"Not long ago, Mr. President, you were personally on the receiving end of these arbitrary and unjust practices as a dissident," Al-Khawaja's letter read. "I respectfully ask you today, sir, as a fellow Arab: How can such blatant disregard for the law and basic human dignities continue under your watch?"
She added: "As the acting president of the Bahrain Centre for Human Rights, I write to inform you that I am gravely concerned, as a human rights defender, by the unjust and hostile treatment I was subjected to in the Cairo airport."
Following last year's Tahrir Square uprising, a number of activists and journalists were banned from entering Egypt for undisclosed security reasons, a practice that had been routinely employed by the authoritarian regime of ousted president Hosni Mubarak.
President Morsi – who hails from Egypt's Muslim Brotherhood – was sworn in as the country's first freely-elected head of state on 30 June after winning Egypt's first post-Mubarak presidential election.
During the Mubarak era, Morsi was detained by security forces on more than one occasion due to his association with the Brotherhood, which had been formally outlawed since the 1950s. Membership in the group was finally decriminalised in the wake of Mubarak's ouster.

West urges Arabs not to target Israel at U.N. nuclear meet

Western envoys are urging Arab states not to berate Israel over its assumed nuclear arsenal at the U.N. atomic agency’s annual conference, fearing this could imperil wider efforts for a nuclear weapons-free Middle East, diplomats say.

A senior diplomat said Arab countries would criticize Israel but were divided over whether to submit a resolution on the issue to next month’s annual General Conference of the United Nations’ 154-nation International Atomic Energy Agency (IAEA).

In a surprise move at last year’s IAEA gathering, the Arab group refrained from singling out Israel in this way in what was called a “goodwill gesture” ahead of planned talks in 2012 on creating a zone without nuclear arms in the Middle East.
Israel welcomed this as a “positive” move, in a rare conciliatory exchange in an otherwise heated debate that underlined deep Arab-Israeli divisions on nuclear issues.

Diplomats said Arab states had not yet decided whether to propose a non-binding but symbolically important draft text criticizing “Israeli Nuclear Capabilities” at this year’s week-long meeting that starts on Sept. 17.

They expressed concern that an Arab move against Israel would discourage the Jewish state from attending the talks due to be held later this year on a nuclear arms-free Middle East.

An Egyptian plan for an international meeting to lay the groundwork for the possible creation of a Middle East free of weapons of mass destruction was agreed at a review conference on the nuclear Non-Proliferation Treaty (NPT) in 2010.

Bruising battle

But the Western official organizing the conference, Finnish diplomat Jaakko Laajava, said in May he had yet to secure the needed attendance of all countries in the region.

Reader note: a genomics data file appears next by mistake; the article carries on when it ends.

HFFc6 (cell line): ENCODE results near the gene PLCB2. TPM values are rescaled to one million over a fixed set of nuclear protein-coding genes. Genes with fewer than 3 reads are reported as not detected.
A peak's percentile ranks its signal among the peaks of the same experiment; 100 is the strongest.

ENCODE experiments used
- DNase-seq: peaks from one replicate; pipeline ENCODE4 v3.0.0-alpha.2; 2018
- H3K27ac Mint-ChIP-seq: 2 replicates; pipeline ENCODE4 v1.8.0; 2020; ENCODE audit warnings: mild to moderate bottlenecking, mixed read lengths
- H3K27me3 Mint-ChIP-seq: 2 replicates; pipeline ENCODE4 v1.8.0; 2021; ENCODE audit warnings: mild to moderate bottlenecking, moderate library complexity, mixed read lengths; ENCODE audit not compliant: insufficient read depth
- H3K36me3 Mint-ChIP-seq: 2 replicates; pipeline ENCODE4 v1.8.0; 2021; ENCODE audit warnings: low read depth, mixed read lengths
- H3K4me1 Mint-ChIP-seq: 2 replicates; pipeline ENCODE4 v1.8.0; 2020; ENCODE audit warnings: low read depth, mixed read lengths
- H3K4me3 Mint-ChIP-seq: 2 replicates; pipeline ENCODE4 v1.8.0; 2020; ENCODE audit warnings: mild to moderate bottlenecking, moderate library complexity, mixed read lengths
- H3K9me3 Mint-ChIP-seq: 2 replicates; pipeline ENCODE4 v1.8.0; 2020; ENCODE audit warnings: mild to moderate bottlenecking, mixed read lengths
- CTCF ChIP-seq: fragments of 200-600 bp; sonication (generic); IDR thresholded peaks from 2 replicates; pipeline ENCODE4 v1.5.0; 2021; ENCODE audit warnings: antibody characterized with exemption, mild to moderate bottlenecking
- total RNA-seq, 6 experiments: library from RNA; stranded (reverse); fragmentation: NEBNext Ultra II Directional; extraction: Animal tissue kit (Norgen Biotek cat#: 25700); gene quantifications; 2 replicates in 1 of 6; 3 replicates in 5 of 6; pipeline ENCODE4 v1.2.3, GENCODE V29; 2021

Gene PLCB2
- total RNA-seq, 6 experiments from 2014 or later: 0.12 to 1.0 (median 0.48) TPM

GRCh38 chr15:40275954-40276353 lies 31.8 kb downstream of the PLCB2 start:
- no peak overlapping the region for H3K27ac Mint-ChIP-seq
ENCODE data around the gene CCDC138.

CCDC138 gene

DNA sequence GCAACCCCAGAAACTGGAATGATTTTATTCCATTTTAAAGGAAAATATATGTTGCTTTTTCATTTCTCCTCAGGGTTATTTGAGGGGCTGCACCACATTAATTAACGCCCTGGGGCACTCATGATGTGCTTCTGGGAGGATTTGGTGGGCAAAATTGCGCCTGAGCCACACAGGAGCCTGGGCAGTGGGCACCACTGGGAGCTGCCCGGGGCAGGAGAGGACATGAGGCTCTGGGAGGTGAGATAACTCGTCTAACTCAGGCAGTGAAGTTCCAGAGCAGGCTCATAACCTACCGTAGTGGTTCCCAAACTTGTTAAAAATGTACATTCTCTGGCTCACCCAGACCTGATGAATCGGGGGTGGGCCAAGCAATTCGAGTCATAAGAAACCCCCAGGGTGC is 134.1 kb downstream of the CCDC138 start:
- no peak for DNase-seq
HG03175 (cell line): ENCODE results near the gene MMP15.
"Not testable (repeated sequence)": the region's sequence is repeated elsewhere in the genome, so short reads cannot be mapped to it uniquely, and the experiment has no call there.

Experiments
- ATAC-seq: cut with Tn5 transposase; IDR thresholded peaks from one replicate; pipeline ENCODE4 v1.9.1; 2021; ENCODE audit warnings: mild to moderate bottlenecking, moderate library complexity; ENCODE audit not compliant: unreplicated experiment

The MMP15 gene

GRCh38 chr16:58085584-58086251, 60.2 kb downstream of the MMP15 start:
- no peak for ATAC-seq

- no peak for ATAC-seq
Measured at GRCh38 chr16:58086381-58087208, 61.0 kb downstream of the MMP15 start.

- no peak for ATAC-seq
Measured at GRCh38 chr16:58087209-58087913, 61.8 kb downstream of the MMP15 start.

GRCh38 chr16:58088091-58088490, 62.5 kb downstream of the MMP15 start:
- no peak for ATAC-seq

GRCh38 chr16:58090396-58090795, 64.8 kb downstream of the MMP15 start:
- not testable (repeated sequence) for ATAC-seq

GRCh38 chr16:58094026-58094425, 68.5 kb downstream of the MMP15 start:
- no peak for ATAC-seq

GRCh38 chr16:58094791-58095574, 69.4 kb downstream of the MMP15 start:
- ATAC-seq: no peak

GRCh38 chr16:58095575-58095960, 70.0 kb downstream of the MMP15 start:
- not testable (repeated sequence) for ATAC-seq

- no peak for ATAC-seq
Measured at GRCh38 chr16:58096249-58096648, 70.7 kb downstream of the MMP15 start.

It was a sign of the difficulties involved in getting Israel, its arch-foe Iran and other Middle East nations to sit around a table this year to discuss the divisive issue.

“It is a very fragile process that needs to be launched,” one European diplomat said. “Singling out Israel would not at all be helpful, would be counterproductive.”

Israel is widely believed to possess the Middle East’s only nuclear arsenal, drawing frequent Arab and Iranian condemnation.

The Jewish state is the only Middle Eastern country outside the nuclear Non-Proliferation Treaty (NPT).

Israel and the United States regard Iran as the world’s main proliferation threat, accusing Tehran of covertly seeking a nuclear arms capability, something the Islamic state denies.

Arab states scored a diplomatic victory in 2009 when IAEA members narrowly endorsed a resolution urging Israel to join the NPT and place all its atomic sites under agency supervision.

Brought up again in 2010 to keep up pressure on Israel, the resolution was defeated after a bruising diplomatic battle, in which Washington and its allies argued that zeroing in on Israel would harm any hope of banning nuclear arms in the region.

In June this year, Arab states asked for the “Israeli Nuclear Capabilities” issue to be put on the conference agenda, but it remains unclear whether they will follow that with a proposed resolution or refrain, as they did in 2011.

Israel’s refusal to become party to the NPT or to place its nuclear installations under IAEA safeguards is “exposing the region to nuclear risks and threatening peace,” they said.

Israel has never confirmed or denied having nuclear weapons under a policy of ambiguity aimed at deterrence.

It says it would only join the NPT after a comprehensive Middle East peace settlement. If it signed the 1970 NPT pact, it would have to renounce nuclear weaponry.

An Arab resolution aimed at Israel would “undermine any genuine attempt to promote confidence and security in the Middle East,” Israel’s ambassador to the U.N. nuclear body, Ehud Azoulay, said in a letter to IAEA Director General Yukiya Amano.